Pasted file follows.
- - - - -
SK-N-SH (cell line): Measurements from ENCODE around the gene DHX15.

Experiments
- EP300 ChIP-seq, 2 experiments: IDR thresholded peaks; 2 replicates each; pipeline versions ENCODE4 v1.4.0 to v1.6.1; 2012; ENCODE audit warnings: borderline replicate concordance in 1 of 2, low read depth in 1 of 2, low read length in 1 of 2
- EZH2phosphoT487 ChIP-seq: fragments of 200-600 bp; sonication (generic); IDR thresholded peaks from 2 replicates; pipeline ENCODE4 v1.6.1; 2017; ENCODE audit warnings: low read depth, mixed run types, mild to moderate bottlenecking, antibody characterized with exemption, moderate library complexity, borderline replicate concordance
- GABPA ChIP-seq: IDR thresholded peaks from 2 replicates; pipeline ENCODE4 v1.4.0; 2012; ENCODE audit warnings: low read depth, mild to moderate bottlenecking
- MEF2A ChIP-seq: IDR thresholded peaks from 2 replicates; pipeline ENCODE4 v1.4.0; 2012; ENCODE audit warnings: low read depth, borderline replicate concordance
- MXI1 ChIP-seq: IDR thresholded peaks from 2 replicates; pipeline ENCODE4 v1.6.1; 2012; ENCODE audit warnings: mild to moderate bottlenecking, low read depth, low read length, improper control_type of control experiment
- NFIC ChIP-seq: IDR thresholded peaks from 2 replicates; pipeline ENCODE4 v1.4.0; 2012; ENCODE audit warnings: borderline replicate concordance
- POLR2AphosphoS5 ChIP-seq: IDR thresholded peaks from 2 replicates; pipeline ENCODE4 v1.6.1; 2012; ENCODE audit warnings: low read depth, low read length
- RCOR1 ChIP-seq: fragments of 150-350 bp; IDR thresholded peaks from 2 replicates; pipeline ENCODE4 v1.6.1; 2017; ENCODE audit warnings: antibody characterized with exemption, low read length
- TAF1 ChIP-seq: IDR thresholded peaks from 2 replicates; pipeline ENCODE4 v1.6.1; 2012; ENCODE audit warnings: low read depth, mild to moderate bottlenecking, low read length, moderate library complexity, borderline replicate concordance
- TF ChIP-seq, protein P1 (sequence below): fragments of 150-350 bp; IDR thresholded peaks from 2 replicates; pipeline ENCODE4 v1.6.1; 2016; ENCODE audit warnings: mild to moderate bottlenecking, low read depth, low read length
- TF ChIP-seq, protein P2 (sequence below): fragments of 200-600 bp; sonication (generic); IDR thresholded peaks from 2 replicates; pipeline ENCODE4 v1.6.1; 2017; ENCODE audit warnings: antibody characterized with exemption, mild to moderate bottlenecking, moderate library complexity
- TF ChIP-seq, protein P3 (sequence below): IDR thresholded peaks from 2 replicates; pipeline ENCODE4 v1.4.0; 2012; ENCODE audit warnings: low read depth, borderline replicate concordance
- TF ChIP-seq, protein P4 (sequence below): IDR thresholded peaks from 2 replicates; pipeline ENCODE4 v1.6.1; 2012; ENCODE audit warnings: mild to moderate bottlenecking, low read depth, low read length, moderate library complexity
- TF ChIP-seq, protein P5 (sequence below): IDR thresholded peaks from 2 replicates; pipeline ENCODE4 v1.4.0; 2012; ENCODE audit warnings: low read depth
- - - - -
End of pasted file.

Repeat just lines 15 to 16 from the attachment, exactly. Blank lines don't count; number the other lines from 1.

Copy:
- TF ChIP-seq, protein P4 (sequence below): IDR thresholded peaks from 2 replicates; pipeline ENCODE4 v1.6.1; 2012; ENCODE audit warnings: mild to moderate bottlenecking, low read depth, low read length, moderate library complexity
- TF ChIP-seq, protein P5 (sequence below): IDR thresholded peaks from 2 replicates; pipeline ENCODE4 v1.4.0; 2012; ENCODE audit warnings: low read depth